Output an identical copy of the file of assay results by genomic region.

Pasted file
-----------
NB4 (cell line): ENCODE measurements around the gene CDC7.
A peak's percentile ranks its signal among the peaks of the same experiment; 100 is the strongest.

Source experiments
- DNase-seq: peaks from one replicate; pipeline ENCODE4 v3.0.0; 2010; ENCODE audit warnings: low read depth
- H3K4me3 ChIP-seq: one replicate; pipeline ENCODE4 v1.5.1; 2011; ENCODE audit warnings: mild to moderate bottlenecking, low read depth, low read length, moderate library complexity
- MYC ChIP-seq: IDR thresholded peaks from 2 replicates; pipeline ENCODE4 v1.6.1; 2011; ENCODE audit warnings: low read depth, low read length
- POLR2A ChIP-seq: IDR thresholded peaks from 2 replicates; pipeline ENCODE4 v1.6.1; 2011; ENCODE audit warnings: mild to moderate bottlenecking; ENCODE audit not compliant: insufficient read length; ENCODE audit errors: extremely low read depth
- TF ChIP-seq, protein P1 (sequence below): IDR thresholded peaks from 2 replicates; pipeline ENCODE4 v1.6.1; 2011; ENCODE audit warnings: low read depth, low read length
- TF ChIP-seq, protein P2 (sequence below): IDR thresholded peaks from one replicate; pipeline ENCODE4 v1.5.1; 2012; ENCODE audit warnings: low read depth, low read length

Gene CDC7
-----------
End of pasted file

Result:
NB4 (cell line): ENCODE measurements around the gene CDC7.
A peak's percentile ranks its signal among the peaks of the same experiment; 100 is the strongest.

Source experiments
- DNase-seq: peaks from one replicate; pipeline ENCODE4 v3.0.0; 2010; ENCODE audit warnings: low read depth
- H3K4me3 ChIP-seq: one replicate; pipeline ENCODE4 v1.5.1; 2011; ENCODE audit warnings: mild to moderate bottlenecking, low read depth, low read length, moderate library complexity
- MYC ChIP-seq: IDR thresholded peaks from 2 replicates; pipeline ENCODE4 v1.6.1; 2011; ENCODE audit warnings: low read depth, low read length
- POLR2A ChIP-seq: IDR thresholded peaks from 2 replicates; pipeline ENCODE4 v1.6.1; 2011; ENCODE audit warnings: mild to moderate bottlenecking; ENCODE audit not compliant: insufficient read length; ENCODE audit errors: extremely low read depth
- TF ChIP-seq, protein P1 (sequence below): IDR thresholded peaks from 2 replicates; pipeline ENCODE4 v1.6.1; 2011; ENCODE audit warnings: low read depth, low read length
- TF ChIP-seq, protein P2 (sequence below): IDR thresholded peaks from one replicate; pipeline ENCODE4 v1.5.1; 2012; ENCODE audit warnings: low read depth, low read length

Gene CDC7